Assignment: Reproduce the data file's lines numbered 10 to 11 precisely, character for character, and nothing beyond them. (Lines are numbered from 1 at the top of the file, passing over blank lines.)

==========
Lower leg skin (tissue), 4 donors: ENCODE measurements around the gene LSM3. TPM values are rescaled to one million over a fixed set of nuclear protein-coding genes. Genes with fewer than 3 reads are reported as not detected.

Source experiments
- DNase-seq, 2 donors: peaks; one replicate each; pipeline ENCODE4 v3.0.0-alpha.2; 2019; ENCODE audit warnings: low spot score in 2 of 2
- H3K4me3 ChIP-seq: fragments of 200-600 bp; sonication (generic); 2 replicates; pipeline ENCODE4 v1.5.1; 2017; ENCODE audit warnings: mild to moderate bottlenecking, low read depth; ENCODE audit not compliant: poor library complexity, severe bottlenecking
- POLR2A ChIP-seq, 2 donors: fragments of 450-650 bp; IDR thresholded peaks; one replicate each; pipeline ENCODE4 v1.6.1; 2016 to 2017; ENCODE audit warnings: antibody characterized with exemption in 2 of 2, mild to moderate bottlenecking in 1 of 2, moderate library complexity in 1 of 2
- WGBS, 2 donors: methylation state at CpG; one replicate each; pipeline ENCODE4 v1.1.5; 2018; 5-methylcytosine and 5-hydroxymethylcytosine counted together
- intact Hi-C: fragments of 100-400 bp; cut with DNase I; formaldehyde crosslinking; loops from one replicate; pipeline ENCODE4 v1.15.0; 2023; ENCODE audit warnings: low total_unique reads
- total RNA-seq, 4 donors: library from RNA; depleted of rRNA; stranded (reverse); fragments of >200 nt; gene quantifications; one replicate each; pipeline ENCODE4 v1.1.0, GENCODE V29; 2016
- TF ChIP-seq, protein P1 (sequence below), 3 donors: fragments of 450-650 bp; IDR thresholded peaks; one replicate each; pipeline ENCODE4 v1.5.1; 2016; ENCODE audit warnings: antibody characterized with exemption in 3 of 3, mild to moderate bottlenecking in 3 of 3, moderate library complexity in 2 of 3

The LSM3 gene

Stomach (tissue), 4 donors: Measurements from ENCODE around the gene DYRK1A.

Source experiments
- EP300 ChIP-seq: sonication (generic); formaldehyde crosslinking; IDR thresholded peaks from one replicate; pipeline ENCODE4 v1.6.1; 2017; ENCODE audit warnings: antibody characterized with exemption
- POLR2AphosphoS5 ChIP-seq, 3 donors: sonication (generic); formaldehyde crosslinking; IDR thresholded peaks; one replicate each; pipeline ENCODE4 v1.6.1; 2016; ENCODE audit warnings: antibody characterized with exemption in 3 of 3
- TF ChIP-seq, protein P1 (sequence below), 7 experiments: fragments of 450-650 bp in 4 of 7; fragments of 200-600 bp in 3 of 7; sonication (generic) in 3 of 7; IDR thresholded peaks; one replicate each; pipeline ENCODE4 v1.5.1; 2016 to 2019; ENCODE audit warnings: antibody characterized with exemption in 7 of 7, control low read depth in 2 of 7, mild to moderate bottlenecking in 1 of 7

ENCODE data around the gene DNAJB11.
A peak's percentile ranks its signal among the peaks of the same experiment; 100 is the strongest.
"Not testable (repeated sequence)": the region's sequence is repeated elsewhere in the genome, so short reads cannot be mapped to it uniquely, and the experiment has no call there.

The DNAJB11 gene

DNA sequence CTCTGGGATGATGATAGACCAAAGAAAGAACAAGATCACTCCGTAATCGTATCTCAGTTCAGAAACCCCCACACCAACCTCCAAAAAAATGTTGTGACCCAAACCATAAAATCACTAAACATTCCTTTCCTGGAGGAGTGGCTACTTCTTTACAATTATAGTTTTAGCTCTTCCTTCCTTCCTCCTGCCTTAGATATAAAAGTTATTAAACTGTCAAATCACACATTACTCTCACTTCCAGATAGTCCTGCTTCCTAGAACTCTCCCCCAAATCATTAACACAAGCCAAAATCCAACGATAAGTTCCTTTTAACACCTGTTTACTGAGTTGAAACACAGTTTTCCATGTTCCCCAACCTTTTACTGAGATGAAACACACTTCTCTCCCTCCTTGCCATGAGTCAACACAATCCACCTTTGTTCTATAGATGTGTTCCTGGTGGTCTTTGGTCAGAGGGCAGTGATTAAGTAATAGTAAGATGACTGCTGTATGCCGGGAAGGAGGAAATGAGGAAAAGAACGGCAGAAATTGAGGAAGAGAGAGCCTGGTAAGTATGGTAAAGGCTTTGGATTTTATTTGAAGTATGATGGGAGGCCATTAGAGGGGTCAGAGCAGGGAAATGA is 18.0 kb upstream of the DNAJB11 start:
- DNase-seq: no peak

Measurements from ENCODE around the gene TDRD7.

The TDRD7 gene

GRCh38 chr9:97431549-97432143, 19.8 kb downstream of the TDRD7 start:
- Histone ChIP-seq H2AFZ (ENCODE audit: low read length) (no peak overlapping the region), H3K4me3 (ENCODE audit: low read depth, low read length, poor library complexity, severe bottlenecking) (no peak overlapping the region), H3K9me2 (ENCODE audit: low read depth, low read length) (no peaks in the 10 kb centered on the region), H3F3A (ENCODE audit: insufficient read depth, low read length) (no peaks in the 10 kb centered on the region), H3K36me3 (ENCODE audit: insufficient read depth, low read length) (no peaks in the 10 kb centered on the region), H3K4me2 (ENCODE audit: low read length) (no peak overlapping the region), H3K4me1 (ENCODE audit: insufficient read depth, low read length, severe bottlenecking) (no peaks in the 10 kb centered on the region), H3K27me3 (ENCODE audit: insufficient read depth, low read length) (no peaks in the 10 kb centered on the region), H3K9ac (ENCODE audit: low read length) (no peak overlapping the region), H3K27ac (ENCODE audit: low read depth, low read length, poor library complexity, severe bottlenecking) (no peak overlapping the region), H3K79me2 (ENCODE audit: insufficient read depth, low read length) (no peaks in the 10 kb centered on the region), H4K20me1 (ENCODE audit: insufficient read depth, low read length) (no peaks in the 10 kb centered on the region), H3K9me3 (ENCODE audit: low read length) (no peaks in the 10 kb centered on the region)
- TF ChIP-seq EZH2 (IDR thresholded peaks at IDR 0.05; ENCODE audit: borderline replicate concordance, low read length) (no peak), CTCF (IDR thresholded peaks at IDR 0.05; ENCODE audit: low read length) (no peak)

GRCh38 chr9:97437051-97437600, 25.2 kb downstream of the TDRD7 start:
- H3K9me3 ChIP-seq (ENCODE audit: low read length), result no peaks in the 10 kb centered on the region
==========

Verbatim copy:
The LSM3 gene

Stomach (tissue), 4 donors: Measurements from ENCODE around the gene DYRK1A.